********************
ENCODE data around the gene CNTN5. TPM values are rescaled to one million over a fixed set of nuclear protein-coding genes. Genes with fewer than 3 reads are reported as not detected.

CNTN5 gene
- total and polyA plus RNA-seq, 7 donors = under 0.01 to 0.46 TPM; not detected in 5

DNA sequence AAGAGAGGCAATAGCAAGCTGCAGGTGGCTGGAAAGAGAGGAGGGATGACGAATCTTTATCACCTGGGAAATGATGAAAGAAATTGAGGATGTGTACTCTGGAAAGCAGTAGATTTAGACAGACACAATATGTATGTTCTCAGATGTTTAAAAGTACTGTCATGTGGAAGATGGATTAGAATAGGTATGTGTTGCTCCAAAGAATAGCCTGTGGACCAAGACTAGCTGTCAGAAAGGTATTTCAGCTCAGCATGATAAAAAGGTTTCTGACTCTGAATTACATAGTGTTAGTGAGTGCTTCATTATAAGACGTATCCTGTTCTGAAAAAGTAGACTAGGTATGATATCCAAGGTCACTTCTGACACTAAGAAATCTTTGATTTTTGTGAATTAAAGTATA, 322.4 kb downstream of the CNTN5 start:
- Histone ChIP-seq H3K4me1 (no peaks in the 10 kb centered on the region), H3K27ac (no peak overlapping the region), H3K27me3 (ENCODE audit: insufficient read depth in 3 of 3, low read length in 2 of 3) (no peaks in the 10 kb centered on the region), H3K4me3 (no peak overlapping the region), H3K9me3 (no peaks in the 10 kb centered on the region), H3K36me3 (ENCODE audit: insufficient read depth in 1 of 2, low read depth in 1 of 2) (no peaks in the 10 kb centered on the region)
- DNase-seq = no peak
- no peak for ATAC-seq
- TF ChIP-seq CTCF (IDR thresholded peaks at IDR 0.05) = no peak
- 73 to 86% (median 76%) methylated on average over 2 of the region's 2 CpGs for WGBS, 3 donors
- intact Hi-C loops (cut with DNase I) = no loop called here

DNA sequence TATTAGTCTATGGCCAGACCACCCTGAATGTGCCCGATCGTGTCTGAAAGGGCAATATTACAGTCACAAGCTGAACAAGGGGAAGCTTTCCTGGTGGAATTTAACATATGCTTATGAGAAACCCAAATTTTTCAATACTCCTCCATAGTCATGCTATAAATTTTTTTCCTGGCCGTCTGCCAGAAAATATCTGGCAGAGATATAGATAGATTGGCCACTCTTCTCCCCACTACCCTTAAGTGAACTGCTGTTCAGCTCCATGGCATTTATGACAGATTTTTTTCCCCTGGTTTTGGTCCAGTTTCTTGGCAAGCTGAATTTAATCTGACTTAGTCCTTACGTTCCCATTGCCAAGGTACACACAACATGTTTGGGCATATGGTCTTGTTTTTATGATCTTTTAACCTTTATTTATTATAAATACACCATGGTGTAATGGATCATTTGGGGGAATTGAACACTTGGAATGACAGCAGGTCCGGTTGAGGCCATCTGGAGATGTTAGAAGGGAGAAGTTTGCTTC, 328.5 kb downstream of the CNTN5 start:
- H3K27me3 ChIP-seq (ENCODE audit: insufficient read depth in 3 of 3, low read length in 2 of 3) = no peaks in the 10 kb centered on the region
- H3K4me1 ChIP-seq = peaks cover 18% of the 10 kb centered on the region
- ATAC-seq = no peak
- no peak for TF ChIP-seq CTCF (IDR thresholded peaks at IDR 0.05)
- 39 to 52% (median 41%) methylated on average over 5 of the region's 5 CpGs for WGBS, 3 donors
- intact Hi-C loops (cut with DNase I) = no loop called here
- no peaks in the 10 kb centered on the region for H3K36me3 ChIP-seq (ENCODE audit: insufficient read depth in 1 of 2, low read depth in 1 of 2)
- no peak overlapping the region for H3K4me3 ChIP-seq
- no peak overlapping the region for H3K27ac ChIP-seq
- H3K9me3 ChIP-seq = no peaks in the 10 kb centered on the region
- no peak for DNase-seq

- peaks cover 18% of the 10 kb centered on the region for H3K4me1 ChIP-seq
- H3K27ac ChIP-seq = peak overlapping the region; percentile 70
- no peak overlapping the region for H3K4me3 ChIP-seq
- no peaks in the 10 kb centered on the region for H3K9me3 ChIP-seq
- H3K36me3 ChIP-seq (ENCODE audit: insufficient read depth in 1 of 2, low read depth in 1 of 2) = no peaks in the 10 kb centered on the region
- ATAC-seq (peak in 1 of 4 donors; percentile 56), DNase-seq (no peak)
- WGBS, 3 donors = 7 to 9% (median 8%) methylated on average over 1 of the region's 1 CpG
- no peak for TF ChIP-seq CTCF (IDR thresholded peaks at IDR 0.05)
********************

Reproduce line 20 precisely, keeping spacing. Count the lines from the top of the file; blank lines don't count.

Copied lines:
- no peak overlapping the region for H3K27ac ChIP-seq